With the recent release of Chrome 88, the browser has made some big changes to the web. In addition to removing Adobe Flash, Chrome 89 blocks non-encrypted downloads and has a dark mode. We’ll talk about those changes in this article. And stay tuned for more updates as Chrome continues to remove this feature. In the meantime, here are a few features you should look out for.
Chrome 88 will remove adobe flash
Google is finally killing off Adobe Flash with the release of its new Chrome 88 browser. Flash will cease to be available for download at the end of 2020. The company also said it will no longer support FTP URLs, which makes it impossible for Chrome to load the Flash content. Users who rely on FTP URLs to access Flash content will have to migrate to a different browser or use another service. Chrome 88 also stops supporting File Transfer Protocol (FTP) support.
This new version of Google Chrome has several security improvements and patches, including one rated as critical. Among the most noticeable changes is the removal of Adobe Flash support. Adobe began blocking Flash content in the past week, and it is unlikely that Chrome 88 will stop blocking Flash entirely. Users can upgrade to the new version by going to their Chrome settings and clicking the “Check for updates” button. This will prompt Chrome to check for updates and install any needed updates.
Google Chrome 88 is available for Windows Surface devices, Android smartphones, and many more. This browser update includes 36 security patches, including one that’s deemed critical. In addition to security improvements, the browser also removes support for Adobe Flash Player, which is nearing the end of its lifecycle. The new browser also improves password security and adds support for Dark Mode. You can also edit saved passwords with Chrome 88.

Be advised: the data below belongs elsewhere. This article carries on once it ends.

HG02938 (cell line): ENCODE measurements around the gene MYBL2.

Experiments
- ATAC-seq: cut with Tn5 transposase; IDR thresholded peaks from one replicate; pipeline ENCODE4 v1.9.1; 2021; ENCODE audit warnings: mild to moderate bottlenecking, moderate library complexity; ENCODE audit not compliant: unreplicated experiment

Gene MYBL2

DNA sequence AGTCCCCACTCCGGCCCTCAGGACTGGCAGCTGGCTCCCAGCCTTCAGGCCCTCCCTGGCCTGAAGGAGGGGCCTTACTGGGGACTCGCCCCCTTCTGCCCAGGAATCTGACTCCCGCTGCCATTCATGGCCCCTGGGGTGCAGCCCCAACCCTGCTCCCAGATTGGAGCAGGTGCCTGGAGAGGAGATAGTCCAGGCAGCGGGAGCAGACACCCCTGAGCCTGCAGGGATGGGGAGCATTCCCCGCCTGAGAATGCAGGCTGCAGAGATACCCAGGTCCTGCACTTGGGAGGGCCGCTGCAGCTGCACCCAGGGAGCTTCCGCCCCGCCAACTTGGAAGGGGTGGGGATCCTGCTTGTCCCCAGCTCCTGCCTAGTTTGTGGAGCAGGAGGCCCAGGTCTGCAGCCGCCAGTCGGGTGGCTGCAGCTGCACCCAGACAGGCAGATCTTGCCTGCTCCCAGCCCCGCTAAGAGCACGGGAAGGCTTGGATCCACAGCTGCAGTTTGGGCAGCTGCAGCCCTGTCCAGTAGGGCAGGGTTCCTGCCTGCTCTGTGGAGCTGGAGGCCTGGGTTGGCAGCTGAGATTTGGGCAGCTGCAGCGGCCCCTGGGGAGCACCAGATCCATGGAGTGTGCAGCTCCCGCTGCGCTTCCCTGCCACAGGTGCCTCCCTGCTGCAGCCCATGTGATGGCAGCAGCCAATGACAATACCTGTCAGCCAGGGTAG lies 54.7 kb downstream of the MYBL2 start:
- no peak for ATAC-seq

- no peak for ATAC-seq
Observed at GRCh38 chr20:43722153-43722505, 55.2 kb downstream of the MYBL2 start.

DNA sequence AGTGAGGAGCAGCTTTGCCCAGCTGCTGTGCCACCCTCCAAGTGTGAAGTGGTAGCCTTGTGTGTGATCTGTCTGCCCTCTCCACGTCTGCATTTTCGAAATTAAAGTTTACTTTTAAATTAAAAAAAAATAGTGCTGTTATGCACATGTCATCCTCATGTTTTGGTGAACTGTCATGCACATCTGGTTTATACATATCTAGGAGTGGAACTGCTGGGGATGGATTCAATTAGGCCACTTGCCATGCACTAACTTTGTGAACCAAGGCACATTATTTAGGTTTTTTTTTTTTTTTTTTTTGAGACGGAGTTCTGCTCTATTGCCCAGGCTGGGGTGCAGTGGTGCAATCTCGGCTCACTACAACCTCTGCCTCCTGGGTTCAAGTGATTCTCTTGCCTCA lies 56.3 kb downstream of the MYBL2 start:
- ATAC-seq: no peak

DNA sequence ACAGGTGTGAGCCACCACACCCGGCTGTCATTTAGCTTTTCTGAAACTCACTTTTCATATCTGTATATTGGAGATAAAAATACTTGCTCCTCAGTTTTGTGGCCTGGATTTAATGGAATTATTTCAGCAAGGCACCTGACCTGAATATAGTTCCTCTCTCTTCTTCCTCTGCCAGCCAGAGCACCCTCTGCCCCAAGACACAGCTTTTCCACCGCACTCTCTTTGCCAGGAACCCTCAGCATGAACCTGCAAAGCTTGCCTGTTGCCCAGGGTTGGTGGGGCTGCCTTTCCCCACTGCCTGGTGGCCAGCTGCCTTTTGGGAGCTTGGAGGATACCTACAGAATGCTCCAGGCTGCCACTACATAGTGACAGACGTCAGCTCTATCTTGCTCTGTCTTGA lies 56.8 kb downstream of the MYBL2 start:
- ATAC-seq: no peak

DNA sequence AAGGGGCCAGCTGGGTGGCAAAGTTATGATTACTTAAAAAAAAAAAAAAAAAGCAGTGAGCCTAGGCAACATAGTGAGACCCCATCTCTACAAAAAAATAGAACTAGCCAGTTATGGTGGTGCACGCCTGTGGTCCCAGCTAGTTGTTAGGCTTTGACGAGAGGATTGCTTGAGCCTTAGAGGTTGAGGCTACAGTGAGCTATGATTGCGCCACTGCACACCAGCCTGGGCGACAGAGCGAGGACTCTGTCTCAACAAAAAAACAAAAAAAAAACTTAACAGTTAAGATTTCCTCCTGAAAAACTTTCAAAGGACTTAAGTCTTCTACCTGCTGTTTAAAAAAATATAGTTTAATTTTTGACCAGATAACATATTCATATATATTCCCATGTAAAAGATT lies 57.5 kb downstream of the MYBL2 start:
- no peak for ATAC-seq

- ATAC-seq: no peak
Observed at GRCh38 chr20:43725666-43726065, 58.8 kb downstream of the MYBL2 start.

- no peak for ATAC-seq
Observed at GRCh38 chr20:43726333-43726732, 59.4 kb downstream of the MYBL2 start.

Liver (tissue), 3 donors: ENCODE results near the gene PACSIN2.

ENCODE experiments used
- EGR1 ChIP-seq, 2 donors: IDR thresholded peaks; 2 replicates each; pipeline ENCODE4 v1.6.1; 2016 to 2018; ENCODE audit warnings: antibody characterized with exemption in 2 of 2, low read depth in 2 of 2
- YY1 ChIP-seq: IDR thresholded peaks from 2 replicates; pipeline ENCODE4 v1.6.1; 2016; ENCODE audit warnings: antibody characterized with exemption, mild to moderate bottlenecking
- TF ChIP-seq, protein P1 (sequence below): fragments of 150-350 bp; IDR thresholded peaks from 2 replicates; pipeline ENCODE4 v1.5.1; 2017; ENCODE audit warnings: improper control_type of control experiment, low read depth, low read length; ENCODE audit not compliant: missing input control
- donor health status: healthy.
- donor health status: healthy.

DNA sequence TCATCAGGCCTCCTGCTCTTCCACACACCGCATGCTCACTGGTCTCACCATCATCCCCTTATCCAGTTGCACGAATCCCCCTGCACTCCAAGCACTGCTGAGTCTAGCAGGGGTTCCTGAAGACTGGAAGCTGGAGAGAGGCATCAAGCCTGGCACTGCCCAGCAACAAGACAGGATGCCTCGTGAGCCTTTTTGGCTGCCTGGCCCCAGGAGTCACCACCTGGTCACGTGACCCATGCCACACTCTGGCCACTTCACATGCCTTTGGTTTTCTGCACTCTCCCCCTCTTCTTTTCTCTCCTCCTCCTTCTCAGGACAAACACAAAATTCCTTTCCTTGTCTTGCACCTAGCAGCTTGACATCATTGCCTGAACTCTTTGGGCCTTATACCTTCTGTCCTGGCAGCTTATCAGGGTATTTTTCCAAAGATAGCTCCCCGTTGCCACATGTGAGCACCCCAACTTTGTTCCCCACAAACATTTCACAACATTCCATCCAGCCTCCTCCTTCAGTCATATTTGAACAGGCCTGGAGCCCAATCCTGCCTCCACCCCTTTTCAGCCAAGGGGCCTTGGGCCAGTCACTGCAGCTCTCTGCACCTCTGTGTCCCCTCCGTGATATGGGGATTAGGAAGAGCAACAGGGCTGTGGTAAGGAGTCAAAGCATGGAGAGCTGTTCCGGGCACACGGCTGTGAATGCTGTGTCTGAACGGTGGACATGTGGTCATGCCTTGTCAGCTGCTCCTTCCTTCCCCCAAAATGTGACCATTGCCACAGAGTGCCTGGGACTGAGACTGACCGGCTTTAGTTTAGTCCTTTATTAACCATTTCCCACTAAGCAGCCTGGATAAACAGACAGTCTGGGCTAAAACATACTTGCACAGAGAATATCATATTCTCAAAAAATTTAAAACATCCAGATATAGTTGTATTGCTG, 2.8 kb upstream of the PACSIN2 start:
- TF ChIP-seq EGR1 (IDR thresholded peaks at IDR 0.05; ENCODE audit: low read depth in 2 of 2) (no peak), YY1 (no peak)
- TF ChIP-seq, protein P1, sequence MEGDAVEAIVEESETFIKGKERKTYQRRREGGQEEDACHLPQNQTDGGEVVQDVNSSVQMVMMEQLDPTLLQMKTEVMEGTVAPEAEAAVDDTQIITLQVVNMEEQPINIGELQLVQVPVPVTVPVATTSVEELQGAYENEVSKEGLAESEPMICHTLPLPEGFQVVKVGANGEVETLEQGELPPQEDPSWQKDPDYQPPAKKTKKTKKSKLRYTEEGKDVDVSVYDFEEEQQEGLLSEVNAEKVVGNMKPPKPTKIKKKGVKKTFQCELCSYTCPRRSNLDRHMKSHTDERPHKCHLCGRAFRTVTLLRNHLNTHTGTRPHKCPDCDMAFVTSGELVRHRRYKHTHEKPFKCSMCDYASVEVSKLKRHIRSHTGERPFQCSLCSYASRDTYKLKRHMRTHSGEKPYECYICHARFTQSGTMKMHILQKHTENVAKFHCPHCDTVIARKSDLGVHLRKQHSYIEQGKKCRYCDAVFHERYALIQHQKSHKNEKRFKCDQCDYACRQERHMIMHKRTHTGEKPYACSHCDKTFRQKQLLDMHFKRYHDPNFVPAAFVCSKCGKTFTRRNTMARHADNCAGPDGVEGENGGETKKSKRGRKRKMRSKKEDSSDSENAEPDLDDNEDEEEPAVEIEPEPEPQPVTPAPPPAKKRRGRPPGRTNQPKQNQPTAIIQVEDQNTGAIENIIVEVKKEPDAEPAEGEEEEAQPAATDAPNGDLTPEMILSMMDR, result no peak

Chrome 89 will block non-encrypted downloads
If you’ve been unable to download an important file on your computer, you’re not alone. If you’ve tried downloading anything via HTTP and have been faced with an error message saying “This File Can’t Be Downloaded Securely,” then you’re not alone. Chrome has become extremely picky about HTTPS and is blocking downloads that could leak private data or add unwanted toolbars to your computer. The good news is that you can still force downloads through an alternate browser.
The next major update to the Chrome browser will block non-encrypted download services and try to upgrade websites to HTTPS. You’ll also notice an increase in security by avoiding attacks through vulnerable protocols and programs. You can learn more about these changes in Chrome 89’s changelog. If you’re using Chrome as your primary browser, it’s time to upgrade to the latest version to ensure your privacy.
In September, Google plans to start blocking non-encrypted downloads. Google says this phased rollout plan starts with warnings and progresses to blocking non-encrypted downloads. Mixed content downloads may also include images that start on secure pages. When they finish, they’ll show up as broken images. Chrome will also warn you that mixed content downloads are blocked.